Michael Tomasky: Ohio Vote Shows Obama Winning Back the Rust Belt
Results in Ohio confirm that Democrats can beat the GOP by fighting inequality, says Michael Tomasky.
Barack Obama is winning the Rust Belt back. The overwhelming repeal in Ohio of Governor John Kasich’s anti-labor bill from last year shows that the GOP has gone way, way too far—too far for Democrats, obviously, but also for independents. It shows the potential for something else, too: the populist message can stick. “Class warfare” can work. It can take hold even with the people who allegedly despise our Kenyan leader the most: the white working class. And if this turns out to be right, then the Washington conventional wisdom will be proven as wrong as it’s been since 1998, when the Cokie Roberts caucus convinced itself that the American people wanted to throw Bill Clinton out of the White House over Monica.
Ohio’s Question 2 lost 61 to 39 percent. I was on a press conference call yesterday with AFL-CIO President Rich Trumka and others, and pollster Guy Molyneaux ran through some numbers from polling that the union did. Fully 57 percent of independents backed the repeal. In 2010, 59 percent of independents voted for Kasich. So that’s a huge switch. The white working class, which Kasich won by 14 points in 2010, backed repeal by the very 61 percent that it took overall. This was a pasting, as Kasich acknowledged.
It’s possible for liberals and Obama people to read too much into this. Obviously, Obama is not going to win anywhere near 61 percent of the vote in Ohio next year. Lots of people voted for this repeal—cops, firefighters, others—who are likely to be Republican voters next year. And, since the symbolic anti-health-care-law referendum passed by a similar margin, it’s obvious that lots of people cast the liberal vote on one initiative (to protect collective bargaining) and the conservative vote on the other (to express their opposition to health-care reform). Finally, Obama’s own approval rating in the state is pretty bad, at 41 percent.
But the larger context in which this vote took place is important, too. And that context is Operation Wall Street, income inequality, Republicans in Congress killing the jobs bill piece by piece, Obama finally getting some blood flowing through those veins again instead of water. People have started to care about class issues, and it’s pretty clear what they think: The Republican Party isn’t representing them (unless they happen to live in a household with an income of at least $368,000 a year). In the new NBC/Wall Street Journal poll, 76 percent agreed that “the current economic structure of the country is out of balance and favors a small proportion of the rich over the rest of the country.”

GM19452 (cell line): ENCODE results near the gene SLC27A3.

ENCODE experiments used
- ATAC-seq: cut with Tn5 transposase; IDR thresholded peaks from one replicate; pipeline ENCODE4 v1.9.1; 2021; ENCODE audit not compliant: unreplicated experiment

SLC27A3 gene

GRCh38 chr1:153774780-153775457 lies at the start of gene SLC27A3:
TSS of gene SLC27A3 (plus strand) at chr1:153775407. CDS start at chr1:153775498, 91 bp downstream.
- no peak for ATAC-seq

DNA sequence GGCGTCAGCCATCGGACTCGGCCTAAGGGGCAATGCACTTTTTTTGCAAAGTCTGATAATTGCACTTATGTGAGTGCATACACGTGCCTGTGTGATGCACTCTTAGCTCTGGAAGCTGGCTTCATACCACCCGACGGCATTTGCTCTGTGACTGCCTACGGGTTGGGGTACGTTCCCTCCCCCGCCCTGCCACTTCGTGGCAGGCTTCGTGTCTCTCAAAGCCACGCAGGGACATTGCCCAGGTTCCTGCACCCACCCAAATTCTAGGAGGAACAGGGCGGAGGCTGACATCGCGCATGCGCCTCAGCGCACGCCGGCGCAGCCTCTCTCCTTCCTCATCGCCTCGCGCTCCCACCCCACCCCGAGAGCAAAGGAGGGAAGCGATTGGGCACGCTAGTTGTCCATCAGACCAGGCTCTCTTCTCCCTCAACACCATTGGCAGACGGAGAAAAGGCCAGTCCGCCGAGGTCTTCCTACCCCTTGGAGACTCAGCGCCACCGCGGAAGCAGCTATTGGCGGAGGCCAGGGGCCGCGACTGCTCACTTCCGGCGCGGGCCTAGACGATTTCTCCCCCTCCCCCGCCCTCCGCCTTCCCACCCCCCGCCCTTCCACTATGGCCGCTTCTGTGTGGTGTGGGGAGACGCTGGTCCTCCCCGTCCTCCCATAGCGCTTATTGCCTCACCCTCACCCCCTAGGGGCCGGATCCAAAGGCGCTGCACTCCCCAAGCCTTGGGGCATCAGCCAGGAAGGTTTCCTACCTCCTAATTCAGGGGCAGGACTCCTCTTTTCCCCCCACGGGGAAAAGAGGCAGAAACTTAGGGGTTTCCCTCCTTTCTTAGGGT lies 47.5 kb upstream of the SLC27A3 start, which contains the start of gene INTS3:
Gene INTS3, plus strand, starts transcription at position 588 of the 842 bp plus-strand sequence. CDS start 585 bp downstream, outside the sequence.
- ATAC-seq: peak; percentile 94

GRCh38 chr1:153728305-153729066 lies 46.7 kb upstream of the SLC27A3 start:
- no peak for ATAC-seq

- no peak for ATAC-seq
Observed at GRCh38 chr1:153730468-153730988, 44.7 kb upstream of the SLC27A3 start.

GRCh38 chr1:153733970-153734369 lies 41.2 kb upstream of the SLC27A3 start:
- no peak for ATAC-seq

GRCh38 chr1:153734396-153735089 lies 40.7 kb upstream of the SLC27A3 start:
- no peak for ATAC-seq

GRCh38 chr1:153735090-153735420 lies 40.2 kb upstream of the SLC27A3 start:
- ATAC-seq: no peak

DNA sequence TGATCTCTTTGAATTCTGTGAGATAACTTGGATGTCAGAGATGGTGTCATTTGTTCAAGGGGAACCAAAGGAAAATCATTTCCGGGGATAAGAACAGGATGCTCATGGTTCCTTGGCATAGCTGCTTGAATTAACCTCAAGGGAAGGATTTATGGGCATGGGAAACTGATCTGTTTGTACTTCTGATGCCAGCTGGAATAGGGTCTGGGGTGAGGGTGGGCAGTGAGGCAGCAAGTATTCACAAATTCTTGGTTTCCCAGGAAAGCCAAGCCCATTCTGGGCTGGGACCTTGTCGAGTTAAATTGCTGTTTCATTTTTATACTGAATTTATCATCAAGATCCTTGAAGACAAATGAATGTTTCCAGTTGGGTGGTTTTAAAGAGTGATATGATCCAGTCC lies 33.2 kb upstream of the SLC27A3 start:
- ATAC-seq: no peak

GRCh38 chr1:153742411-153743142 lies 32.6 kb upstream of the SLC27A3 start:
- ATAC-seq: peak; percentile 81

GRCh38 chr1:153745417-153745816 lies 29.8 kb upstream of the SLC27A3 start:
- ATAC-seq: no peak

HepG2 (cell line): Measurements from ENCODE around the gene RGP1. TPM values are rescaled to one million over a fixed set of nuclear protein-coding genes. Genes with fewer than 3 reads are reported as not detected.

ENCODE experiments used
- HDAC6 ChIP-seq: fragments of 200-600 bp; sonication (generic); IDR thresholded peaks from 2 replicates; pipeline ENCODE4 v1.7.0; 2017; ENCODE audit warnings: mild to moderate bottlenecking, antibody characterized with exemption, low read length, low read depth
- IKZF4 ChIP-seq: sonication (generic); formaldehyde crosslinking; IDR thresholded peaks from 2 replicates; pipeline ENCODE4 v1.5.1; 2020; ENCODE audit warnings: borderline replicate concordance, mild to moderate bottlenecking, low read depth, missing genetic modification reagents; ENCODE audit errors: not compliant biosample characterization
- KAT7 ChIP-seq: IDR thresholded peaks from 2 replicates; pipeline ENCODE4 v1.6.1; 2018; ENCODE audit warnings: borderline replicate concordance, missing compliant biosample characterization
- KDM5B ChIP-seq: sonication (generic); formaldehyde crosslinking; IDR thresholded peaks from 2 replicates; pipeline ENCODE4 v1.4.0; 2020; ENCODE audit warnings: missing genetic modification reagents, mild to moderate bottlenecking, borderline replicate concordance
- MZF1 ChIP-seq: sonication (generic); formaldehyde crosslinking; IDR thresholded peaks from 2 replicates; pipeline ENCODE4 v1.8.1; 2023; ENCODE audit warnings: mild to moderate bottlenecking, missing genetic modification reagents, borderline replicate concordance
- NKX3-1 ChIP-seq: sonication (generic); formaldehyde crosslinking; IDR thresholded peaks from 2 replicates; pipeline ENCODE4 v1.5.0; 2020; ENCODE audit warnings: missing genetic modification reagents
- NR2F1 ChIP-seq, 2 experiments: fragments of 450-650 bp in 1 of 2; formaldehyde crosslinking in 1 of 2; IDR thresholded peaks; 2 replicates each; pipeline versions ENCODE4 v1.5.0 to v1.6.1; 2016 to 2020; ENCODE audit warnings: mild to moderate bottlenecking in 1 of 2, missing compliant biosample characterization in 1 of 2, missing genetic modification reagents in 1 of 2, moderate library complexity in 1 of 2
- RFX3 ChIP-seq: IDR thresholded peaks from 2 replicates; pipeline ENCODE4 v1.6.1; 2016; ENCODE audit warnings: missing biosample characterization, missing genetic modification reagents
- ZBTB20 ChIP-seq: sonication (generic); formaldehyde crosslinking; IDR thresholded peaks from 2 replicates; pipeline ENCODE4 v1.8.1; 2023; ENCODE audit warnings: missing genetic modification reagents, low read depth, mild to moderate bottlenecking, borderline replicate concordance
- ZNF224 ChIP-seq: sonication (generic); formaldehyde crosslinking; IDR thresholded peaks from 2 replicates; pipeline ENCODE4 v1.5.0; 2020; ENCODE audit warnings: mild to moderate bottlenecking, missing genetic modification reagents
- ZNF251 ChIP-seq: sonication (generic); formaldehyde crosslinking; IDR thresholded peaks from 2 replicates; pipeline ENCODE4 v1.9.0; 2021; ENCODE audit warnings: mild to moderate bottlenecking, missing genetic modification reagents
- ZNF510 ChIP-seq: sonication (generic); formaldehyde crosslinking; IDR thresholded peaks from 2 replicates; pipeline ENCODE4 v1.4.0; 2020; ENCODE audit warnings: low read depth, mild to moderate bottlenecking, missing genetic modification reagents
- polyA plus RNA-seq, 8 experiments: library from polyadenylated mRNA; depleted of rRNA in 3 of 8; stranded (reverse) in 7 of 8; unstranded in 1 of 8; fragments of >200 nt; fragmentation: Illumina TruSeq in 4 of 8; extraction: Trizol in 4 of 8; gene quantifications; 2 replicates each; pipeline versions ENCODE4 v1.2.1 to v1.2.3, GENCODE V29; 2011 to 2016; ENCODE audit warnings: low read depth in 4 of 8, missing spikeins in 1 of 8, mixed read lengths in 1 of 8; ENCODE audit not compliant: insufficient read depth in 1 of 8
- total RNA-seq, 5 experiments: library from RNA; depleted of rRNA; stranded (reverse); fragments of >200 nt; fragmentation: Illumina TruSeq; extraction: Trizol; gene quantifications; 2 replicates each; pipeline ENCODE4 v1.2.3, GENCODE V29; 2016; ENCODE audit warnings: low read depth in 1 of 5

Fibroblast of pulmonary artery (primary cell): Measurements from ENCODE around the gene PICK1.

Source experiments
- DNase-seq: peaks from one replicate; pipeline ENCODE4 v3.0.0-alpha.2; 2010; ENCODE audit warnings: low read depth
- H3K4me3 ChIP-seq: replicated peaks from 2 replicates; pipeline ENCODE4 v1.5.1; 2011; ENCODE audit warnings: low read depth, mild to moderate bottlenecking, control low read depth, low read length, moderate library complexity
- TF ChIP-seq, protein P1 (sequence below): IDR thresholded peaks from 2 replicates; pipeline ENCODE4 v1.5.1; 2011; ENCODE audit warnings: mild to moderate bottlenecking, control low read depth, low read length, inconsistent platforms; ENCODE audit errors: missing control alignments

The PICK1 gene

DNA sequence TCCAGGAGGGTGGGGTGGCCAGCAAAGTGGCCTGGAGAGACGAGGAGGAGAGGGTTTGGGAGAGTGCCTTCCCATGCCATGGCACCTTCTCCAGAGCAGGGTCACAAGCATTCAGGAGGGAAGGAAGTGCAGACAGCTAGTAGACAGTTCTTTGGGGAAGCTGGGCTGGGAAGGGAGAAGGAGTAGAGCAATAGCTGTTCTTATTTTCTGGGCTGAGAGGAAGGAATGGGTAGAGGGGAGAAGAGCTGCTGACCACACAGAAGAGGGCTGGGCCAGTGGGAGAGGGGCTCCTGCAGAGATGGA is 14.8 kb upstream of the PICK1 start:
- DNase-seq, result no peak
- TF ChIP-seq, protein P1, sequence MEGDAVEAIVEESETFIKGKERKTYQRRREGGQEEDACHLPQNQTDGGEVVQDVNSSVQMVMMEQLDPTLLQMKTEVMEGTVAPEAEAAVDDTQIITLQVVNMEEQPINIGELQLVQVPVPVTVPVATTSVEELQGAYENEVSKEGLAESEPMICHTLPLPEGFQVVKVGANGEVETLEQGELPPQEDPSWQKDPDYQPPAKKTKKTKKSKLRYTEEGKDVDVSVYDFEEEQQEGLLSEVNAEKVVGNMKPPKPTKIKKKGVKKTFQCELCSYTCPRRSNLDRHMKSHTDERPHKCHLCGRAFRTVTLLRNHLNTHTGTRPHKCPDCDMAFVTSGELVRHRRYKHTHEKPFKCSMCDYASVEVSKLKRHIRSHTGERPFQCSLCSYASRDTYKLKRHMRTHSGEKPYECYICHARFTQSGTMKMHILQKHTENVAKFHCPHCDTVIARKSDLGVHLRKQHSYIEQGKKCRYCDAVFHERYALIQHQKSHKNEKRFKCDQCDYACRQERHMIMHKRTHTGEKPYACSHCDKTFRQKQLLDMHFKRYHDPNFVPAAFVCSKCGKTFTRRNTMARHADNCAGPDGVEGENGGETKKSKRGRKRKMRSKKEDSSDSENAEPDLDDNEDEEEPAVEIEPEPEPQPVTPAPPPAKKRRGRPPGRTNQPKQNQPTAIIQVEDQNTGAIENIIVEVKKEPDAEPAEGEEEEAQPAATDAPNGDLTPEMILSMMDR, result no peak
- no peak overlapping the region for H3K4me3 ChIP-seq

What this means for next year is twofold. First, it suggests that Davids Plouffe and Axelrod should work the Rust Belt. Plouffe in particular has been signaling a strategy that would put more emphasis on Virginia and Colorado and North Carolina (where the convention is being held) at the expense of states like Ohio, Wisconsin, and Michigan. But the way Democrats and majorities of independents are acting in those Rust Belt states now, they’re looking more like states Obama can hold. You may have seen the Ohio poll in which, despite his low approval rating, Obama beats all the Republicans handily—Mitt Romney by nine points, 50 to 41, and the others by double digits.
Which leads to the second possible consequence for next year. The conventional wisdom laid down by the geniuses who lay down the conventional wisdom is that Obama—any Democratic president, or any Democrat, really—can either play to the base or the middle but can’t possibly reach both. Oh, he can compartmentalize and triangulate a little, throwing this scrap to the base, that bone to the middle. But he fundamentally can’t please both.
In fairness, there have been times in the past when that was true. The base didn’t want NAFTA in the first Clinton term, and the center did. So Clinton chose. One among many possible examples. But we’re in a different historical circumstance now. Now, base and center, or certainly enough of the center, agree that something has to be done to make American society more equitable and just. I think of the way the 1992 election came to be about health care—an “issue palette,” as they say, that automatically favors Democrats. If the White House plays its cards right, 2012 could be about inequality. The Democrat can’t possibly lose an election about inequality.
That’s a bigger “if” than I’d prefer—the White House didn’t see this back in the summer, when Plouffe and others thought Obama had to let the GOP make him look like a 98-pound weakling for independents to like him. That was Washington-think gone mad. But there are signs that the White House is getting it now. Obama did sign those trade deals with South Korea, Panama, and Colombia—but he signed them in private. Take that, Bill Daley.
Oh and by the way: If Romney is going to be the Republican standard bearer, Alec MacGillis of The New Republic wondered the other day, is this really the right time for a nominee who’s worth $250 million and is going to be walking around talking about lower taxes on everyone, including the rich, and who presumably pays at the 15 percent rate, since most of his income is from capital gains and not compensation?
A lot of this will depend on events, starting with the unemployment rate. But what the Ohio result shows is a way to unite liberals and moderates, Democrats and independents, behind one message that both want to hear. That hasn’t happened much in recent American history. The White House had best be alert to it.